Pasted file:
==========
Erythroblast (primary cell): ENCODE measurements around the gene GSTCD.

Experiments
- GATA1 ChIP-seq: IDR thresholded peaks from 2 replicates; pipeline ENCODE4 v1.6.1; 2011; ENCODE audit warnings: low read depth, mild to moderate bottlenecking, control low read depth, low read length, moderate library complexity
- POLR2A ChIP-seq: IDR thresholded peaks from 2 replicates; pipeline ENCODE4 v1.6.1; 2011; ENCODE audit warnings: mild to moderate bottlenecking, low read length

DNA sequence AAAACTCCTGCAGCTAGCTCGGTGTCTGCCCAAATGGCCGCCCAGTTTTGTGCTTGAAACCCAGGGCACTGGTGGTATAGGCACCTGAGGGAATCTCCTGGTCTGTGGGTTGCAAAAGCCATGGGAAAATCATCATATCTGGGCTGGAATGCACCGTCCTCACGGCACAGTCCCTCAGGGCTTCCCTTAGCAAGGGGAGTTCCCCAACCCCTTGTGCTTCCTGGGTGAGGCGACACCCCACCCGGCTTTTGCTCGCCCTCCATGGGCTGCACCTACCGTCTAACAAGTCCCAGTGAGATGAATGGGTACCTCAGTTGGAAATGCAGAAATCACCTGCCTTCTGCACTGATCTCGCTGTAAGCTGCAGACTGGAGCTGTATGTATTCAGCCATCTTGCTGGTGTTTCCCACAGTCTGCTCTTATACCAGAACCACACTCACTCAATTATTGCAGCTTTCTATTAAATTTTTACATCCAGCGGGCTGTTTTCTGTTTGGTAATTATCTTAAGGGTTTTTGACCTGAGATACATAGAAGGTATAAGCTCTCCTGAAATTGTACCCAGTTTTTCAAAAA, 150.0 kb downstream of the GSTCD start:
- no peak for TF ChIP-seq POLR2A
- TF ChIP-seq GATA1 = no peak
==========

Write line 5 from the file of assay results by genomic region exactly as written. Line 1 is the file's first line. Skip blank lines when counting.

DNA sequence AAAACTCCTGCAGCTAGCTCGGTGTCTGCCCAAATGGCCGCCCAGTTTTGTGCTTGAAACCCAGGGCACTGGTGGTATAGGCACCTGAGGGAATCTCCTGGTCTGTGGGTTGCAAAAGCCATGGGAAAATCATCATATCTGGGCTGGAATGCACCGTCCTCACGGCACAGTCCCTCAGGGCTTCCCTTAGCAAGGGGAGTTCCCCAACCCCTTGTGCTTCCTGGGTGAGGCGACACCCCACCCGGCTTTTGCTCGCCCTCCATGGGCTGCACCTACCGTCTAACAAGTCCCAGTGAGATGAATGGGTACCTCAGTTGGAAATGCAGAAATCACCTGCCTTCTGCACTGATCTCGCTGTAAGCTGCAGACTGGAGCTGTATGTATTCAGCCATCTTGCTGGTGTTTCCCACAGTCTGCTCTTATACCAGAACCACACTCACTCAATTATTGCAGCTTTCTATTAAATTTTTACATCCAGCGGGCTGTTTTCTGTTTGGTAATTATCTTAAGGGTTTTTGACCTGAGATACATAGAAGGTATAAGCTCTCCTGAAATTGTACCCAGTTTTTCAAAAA, 150.0 kb downstream of the GSTCD start: